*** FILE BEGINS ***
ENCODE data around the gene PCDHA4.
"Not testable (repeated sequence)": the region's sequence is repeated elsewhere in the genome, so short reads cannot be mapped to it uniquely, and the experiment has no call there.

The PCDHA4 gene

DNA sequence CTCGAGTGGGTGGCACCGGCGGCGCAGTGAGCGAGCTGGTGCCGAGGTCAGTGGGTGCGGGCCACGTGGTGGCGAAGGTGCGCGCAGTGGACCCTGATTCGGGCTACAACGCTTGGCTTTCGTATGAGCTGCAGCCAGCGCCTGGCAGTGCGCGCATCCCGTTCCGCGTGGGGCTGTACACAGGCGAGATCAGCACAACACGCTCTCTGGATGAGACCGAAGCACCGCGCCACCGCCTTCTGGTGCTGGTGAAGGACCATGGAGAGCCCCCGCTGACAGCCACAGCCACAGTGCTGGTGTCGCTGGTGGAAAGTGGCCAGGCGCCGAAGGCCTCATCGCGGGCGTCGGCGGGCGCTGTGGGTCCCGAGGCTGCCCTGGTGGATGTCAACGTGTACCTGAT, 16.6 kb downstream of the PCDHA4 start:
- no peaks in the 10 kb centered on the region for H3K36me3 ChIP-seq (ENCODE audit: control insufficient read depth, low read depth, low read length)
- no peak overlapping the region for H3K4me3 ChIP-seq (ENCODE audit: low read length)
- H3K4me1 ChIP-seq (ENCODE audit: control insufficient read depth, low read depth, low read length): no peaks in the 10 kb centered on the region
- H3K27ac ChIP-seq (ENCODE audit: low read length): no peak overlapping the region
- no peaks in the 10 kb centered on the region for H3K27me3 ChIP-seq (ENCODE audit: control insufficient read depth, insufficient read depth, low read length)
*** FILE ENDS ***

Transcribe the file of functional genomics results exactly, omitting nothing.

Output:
ENCODE data around the gene PCDHA4.
"Not testable (repeated sequence)": the region's sequence is repeated elsewhere in the genome, so short reads cannot be mapped to it uniquely, and the experiment has no call there.

The PCDHA4 gene

DNA sequence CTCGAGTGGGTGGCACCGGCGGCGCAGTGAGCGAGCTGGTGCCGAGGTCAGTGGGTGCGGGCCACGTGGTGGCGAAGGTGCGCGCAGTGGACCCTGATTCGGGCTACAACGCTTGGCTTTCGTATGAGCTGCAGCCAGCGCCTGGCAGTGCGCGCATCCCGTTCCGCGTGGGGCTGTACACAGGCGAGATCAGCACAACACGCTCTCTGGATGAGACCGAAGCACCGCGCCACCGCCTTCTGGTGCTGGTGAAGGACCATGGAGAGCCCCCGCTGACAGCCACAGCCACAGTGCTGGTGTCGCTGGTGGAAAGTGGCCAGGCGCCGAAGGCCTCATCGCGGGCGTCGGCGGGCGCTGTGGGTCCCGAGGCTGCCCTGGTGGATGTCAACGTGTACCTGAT, 16.6 kb downstream of the PCDHA4 start:
- no peaks in the 10 kb centered on the region for H3K36me3 ChIP-seq (ENCODE audit: control insufficient read depth, low read depth, low read length)
- no peak overlapping the region for H3K4me3 ChIP-seq (ENCODE audit: low read length)
- H3K4me1 ChIP-seq (ENCODE audit: control insufficient read depth, low read depth, low read length): no peaks in the 10 kb centered on the region
- H3K27ac ChIP-seq (ENCODE audit: low read length): no peak overlapping the region
- no peaks in the 10 kb centered on the region for H3K27me3 ChIP-seq (ENCODE audit: control insufficient read depth, insufficient read depth, low read length)